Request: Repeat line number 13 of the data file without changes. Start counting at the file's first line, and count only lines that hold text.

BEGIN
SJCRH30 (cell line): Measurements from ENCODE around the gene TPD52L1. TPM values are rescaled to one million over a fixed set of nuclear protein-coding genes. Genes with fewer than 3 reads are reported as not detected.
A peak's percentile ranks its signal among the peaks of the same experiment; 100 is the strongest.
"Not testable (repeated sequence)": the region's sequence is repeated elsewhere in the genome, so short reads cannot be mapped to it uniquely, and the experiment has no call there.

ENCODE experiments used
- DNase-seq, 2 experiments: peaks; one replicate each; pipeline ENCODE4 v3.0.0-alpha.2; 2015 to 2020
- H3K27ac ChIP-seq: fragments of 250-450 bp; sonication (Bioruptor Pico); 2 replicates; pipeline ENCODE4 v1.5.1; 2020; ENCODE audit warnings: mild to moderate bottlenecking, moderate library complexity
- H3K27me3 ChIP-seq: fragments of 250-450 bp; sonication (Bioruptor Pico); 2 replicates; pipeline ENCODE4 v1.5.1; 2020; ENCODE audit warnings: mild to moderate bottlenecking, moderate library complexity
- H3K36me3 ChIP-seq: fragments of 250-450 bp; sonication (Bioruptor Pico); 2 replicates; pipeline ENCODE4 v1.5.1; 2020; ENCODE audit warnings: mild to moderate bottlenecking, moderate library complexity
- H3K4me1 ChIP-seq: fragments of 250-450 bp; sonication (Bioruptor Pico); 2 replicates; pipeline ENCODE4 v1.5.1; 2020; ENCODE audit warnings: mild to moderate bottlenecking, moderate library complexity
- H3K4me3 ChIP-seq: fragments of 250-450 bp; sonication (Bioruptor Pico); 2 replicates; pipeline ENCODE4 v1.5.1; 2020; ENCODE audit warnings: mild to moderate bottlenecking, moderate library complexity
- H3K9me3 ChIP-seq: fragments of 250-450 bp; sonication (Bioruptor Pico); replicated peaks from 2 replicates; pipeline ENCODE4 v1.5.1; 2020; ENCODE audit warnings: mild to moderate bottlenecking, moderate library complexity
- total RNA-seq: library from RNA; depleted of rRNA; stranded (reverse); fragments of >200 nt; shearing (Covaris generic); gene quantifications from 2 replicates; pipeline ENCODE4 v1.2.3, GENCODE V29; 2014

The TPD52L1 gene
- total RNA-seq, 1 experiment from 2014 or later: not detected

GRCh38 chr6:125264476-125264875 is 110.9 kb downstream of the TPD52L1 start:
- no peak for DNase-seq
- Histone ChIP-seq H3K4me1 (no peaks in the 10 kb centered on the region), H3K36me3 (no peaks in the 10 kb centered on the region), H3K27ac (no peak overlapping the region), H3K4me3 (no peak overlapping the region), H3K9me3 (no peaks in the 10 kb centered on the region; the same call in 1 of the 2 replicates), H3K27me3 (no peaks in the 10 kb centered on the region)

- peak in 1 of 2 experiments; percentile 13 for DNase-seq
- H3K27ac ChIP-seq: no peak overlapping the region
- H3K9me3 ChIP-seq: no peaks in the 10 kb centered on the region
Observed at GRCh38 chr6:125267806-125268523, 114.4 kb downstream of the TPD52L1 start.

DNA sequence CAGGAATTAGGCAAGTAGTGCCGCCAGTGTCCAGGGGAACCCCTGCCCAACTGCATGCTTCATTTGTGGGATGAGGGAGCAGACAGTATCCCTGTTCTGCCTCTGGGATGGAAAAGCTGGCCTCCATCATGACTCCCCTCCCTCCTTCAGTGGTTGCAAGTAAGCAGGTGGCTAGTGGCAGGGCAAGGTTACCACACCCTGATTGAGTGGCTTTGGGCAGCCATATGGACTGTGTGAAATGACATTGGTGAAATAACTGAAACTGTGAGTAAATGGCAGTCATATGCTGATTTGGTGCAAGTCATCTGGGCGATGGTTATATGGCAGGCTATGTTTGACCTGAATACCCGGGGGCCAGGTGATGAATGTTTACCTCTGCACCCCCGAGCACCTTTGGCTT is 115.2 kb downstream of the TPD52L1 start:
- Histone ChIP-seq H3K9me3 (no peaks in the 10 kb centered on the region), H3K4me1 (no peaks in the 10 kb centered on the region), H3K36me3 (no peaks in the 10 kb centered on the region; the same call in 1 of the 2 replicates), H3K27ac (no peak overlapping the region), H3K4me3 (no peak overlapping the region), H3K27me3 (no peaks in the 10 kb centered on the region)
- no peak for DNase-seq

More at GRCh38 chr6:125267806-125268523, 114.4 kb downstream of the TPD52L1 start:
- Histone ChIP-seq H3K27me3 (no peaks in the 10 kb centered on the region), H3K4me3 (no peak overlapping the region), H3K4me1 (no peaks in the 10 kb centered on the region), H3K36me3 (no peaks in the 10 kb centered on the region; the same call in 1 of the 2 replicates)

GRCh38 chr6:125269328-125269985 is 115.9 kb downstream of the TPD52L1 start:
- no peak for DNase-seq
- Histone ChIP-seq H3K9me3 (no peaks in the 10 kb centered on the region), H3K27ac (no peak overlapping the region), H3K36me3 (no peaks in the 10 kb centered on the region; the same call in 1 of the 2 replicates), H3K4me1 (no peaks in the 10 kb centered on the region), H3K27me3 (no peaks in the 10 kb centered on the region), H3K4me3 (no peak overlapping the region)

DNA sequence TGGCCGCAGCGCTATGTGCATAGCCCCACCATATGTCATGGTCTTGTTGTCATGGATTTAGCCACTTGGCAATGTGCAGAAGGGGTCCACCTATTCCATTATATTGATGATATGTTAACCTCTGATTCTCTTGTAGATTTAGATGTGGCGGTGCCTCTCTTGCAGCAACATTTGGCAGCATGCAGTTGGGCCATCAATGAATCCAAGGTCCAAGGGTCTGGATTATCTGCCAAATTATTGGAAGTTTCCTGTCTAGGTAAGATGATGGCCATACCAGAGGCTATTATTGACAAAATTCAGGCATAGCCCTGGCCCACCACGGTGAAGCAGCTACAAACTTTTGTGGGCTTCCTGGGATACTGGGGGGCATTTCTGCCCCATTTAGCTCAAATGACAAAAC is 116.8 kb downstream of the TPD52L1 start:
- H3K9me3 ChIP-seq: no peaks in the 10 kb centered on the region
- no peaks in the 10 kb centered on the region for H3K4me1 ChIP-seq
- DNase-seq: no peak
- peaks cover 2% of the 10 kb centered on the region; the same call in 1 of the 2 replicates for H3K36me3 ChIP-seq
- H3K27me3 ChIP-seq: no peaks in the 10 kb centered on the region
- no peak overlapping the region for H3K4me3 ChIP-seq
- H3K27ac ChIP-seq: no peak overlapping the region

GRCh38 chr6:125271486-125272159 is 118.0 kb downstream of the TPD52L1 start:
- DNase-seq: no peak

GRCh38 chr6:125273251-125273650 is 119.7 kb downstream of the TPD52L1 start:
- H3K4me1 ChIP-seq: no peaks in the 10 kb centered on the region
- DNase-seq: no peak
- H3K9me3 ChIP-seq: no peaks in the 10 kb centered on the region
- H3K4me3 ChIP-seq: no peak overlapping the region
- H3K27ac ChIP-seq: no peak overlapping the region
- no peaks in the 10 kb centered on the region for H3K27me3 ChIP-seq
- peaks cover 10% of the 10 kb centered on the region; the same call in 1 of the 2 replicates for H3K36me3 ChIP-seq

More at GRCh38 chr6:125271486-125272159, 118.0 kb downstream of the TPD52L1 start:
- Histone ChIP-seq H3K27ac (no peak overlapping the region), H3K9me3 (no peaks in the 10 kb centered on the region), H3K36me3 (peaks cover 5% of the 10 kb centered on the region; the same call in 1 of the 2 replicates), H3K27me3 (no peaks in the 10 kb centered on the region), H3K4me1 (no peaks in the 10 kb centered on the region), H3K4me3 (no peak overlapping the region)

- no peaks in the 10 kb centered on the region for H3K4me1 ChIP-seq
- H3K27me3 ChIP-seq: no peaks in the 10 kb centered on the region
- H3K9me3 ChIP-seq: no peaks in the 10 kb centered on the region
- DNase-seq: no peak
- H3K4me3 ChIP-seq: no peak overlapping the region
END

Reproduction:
The TPD52L1 gene